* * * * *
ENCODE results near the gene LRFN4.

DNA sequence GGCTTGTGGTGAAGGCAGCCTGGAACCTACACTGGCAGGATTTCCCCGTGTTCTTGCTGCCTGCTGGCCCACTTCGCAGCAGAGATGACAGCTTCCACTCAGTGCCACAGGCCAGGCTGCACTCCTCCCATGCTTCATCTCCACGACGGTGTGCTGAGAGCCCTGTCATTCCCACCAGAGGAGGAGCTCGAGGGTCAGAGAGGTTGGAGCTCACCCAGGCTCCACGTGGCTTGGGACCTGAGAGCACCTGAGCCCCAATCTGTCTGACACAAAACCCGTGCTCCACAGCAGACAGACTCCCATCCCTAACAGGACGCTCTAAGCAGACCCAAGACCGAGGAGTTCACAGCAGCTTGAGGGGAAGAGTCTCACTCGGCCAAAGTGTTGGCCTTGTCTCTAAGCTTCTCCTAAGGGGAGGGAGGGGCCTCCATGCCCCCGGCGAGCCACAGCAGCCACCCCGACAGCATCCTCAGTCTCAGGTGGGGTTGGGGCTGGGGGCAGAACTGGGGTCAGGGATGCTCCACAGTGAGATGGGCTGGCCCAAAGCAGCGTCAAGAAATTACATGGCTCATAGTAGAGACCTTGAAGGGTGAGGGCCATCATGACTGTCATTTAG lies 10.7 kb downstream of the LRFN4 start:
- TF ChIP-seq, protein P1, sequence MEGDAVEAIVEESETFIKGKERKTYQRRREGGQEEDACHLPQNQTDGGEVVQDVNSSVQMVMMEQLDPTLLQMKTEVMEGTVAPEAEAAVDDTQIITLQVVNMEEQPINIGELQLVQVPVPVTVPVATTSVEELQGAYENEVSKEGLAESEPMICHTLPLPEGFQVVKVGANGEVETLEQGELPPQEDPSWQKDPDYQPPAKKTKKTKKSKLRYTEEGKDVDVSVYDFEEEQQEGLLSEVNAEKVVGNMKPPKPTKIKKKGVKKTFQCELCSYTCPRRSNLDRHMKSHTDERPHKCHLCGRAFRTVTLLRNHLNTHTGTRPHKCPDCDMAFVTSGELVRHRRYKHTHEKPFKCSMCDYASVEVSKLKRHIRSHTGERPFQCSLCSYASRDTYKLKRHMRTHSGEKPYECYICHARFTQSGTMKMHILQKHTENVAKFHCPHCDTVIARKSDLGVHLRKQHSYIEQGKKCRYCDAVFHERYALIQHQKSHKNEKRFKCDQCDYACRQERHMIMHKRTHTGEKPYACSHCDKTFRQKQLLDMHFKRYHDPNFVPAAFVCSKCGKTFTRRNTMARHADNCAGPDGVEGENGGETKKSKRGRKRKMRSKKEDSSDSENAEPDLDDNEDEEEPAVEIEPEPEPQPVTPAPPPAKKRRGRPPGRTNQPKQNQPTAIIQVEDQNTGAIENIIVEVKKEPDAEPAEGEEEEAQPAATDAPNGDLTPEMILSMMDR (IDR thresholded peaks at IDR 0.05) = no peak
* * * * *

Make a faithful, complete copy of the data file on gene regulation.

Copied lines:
ENCODE results near the gene LRFN4.

DNA sequence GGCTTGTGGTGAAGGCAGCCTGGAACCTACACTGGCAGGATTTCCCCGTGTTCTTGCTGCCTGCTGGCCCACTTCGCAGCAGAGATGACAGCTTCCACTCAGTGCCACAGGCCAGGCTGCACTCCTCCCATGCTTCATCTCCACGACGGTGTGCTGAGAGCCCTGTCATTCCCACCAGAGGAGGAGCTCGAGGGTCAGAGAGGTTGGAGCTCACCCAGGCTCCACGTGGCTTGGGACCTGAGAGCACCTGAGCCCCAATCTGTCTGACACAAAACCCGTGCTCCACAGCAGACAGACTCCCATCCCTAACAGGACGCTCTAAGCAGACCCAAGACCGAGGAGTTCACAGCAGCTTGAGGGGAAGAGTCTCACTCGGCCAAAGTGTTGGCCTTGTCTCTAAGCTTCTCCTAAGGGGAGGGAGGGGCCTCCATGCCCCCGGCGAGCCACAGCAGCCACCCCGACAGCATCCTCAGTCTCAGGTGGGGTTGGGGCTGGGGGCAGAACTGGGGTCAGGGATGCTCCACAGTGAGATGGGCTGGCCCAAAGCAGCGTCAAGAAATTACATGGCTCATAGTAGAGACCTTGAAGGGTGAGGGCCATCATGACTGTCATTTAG lies 10.7 kb downstream of the LRFN4 start:
- TF ChIP-seq, protein P1, sequence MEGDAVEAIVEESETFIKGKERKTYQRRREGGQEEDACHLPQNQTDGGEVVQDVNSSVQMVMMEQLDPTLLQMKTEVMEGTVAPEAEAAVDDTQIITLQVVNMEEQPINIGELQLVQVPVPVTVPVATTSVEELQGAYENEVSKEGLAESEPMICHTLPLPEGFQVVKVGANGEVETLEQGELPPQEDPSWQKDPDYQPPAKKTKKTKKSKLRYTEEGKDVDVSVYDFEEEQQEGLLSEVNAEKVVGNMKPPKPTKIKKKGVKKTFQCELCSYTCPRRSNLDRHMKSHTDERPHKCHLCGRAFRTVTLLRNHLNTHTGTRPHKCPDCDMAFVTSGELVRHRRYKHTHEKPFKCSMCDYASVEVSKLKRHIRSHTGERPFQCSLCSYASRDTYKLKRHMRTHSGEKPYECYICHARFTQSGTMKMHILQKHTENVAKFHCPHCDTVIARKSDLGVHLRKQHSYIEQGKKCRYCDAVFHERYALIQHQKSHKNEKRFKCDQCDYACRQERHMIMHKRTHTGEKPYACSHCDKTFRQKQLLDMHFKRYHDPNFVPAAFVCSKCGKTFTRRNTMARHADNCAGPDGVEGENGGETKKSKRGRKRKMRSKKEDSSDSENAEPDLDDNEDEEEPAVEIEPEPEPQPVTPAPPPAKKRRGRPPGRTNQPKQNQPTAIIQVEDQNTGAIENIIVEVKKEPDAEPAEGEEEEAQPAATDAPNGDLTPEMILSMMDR (IDR thresholded peaks at IDR 0.05) = no peak